Building a virtualization lab is a common scenario both for domestic needs, or when budget is limited, and for testing needs like trying new software or checking compatibilities and updates too risky to be run into production.
We have tested the Primergy TX 1310 M1: this entry-level solution by Fujitsu in the tower-format field is available online with a starting price spanning between 400 and 500€ (vAT included). Considering that the processor -an Intel Xeon Haswell with support to Intel’s VT for Direct IO technology- is sold for ~250€, it’s a tempting offer.
Hardware and equipment
The model we tested is equipped with an Intel Zeon E3-1226v3 (quad-core, 3.3GHz, 8MBytes cache but no Hyper Threading), coupled with 4GByte DDR3 1600MHz ECC RAM and a spinning 500GByte SATA III disk. As for connectivity, on the back there’s place for the classic VGA video out, a serial port, 4 USB 2.0 ports and two Gigabit Ethernet ports. Four USB 3.0 ports are distributed between the back and the front, where a SATA DVD burner is also available.
The case is very compact, the space occupied is equal to a common desktop, and noise is equal to a traditional PC as well (there are laptops from a few years ago that are sensibly louder). The server is very tidy on the inside: there are four slots to host 3.5” hard disks with quick-release rails and five SATA cables that are already fitted with power connector (ports on the motherboard are six). The down side is the lack of a space between the place of insertion of SATA connectors on disks and the side wall of the case, thus obliging to use of 90° angular connectors. If using a dedicated SAS controller with SAS-SATA cable and classic connectors, this lack of space becomes a serious problem, especially if using 3.5” disks.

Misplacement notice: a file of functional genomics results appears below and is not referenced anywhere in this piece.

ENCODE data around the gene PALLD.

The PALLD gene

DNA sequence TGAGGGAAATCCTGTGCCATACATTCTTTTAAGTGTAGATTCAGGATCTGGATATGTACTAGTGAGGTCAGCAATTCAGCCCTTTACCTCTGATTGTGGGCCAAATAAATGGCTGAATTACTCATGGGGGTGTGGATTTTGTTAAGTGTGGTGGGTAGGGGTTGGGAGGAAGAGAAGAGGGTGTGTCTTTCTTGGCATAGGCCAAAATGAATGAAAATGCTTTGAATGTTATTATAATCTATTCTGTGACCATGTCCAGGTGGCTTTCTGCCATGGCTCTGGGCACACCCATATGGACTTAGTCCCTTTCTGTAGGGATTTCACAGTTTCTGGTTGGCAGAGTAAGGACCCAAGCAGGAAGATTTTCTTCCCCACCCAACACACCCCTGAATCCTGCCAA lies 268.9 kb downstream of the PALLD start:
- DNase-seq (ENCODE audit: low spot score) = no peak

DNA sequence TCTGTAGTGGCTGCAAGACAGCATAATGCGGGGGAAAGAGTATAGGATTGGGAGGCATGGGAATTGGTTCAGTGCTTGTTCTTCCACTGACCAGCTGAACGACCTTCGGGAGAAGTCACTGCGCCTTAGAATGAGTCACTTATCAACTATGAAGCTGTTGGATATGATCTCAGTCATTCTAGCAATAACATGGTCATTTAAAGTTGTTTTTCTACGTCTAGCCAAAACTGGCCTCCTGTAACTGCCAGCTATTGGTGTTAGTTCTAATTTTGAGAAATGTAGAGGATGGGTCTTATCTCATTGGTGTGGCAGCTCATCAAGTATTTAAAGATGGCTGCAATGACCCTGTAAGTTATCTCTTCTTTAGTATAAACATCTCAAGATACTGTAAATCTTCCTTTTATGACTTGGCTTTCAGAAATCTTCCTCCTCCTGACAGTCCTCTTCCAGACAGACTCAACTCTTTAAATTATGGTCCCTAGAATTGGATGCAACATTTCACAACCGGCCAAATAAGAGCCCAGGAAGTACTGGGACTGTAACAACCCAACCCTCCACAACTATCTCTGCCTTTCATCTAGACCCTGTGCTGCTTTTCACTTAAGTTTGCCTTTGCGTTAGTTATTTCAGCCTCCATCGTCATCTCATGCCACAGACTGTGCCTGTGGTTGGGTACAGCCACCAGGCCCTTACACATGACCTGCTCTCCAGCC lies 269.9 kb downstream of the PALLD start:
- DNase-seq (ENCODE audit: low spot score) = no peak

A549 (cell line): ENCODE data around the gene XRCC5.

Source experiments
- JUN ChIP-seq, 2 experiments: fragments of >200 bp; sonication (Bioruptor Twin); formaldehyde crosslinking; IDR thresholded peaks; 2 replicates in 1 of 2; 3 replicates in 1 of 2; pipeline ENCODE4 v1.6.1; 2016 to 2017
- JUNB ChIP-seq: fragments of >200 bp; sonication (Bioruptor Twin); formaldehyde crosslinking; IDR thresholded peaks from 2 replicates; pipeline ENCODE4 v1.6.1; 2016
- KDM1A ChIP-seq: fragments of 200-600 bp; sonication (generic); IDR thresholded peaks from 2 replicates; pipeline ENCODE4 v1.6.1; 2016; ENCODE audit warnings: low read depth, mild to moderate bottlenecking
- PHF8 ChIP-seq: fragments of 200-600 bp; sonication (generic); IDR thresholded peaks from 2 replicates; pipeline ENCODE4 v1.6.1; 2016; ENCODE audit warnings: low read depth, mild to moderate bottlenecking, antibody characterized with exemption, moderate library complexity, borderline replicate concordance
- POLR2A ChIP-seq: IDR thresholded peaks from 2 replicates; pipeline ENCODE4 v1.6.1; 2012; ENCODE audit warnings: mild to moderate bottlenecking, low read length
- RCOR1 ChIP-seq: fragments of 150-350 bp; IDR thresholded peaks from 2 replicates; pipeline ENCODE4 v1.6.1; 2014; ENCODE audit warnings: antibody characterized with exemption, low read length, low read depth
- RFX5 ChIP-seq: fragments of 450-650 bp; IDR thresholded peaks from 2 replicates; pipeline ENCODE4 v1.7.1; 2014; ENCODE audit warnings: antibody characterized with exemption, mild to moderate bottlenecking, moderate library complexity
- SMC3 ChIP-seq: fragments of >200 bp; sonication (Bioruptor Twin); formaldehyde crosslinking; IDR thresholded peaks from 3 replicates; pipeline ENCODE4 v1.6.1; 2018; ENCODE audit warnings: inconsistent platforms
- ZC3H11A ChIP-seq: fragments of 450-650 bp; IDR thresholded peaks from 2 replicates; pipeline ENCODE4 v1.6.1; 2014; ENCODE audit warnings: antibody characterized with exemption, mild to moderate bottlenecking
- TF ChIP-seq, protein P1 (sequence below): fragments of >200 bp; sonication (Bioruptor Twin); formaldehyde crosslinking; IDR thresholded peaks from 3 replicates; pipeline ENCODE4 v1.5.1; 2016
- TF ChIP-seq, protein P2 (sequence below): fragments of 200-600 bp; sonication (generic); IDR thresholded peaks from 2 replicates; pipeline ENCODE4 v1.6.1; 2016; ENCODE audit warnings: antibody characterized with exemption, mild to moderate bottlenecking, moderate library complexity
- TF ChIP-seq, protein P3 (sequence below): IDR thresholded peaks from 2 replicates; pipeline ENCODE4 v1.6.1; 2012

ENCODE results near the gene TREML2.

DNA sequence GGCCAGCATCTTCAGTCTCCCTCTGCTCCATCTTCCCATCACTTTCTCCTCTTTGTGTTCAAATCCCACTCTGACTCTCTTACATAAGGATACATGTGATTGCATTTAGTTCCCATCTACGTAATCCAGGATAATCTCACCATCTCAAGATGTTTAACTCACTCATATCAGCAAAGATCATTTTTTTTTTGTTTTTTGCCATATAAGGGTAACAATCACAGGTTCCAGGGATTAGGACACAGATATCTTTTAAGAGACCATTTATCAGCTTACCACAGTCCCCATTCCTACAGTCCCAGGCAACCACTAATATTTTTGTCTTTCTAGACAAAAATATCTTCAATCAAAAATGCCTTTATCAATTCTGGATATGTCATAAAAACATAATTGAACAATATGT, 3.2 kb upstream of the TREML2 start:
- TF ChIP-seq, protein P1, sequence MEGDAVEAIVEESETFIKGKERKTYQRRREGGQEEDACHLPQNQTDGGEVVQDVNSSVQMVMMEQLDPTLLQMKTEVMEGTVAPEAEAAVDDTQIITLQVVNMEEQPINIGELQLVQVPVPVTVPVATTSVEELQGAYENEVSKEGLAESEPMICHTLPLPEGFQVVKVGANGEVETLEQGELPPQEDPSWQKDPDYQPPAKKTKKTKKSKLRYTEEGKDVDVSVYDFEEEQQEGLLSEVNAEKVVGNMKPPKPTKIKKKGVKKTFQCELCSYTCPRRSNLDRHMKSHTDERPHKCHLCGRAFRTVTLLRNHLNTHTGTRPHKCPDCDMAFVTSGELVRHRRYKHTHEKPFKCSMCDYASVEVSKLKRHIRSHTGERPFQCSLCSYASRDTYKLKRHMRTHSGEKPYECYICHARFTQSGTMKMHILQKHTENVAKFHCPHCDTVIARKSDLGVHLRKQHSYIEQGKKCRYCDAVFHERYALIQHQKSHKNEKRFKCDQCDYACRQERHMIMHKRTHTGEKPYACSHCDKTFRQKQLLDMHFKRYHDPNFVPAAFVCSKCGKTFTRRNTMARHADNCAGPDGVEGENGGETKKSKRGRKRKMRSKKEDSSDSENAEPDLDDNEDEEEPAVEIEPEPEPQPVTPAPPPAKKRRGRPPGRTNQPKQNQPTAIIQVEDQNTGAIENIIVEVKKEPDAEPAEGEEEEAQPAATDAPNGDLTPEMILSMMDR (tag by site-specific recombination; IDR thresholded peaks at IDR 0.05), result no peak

On the inside there’s also place for an USB 3.0 port which is very useful for booting USB drives. The starting configuration is naturally quite limited if we want to use this server as a virtualization host: the Xeon processor allows to configure peripherals in pass-through to make, for instance, an all-in-one system with an integrated NAS, but the integrated controller, which is a fake RAID as a matter of fact, is not supported by vSphere.
Therefore we have powered the server with a supported RAID controller and added more RAM (four 8GBytes banks by Crucial -- a total of 32GBytes, the max allowed amount). As for storage, we added two 500GBytes Samsung 850 Evo SSDs, which is a good product not suited for a server usage but still satisfying for homelab usage.